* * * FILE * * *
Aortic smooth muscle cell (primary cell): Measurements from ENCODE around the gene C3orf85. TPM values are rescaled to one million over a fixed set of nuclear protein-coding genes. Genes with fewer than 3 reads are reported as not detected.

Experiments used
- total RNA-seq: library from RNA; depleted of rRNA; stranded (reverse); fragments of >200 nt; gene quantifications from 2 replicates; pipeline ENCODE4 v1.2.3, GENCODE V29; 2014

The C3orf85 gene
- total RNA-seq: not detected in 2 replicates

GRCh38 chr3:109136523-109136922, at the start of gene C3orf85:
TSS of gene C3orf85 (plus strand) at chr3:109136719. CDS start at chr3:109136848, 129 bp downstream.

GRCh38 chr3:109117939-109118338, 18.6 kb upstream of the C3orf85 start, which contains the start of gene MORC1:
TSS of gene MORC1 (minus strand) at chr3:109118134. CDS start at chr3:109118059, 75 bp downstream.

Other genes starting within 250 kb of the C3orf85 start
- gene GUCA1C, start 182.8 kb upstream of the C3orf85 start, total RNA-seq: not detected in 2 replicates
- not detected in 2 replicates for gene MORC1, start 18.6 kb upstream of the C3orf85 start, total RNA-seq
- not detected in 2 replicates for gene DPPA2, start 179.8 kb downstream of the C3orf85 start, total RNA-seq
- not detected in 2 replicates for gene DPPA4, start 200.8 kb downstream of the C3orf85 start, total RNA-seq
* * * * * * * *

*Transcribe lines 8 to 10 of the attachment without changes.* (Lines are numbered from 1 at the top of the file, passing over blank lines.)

GRCh38 chr3:109117939-109118338, 18.6 kb upstream of the C3orf85 start, which contains the start of gene MORC1:
TSS of gene MORC1 (minus strand) at chr3:109118134. CDS start at chr3:109118059, 75 bp downstream.

Other genes starting within 250 kb of the C3orf85 start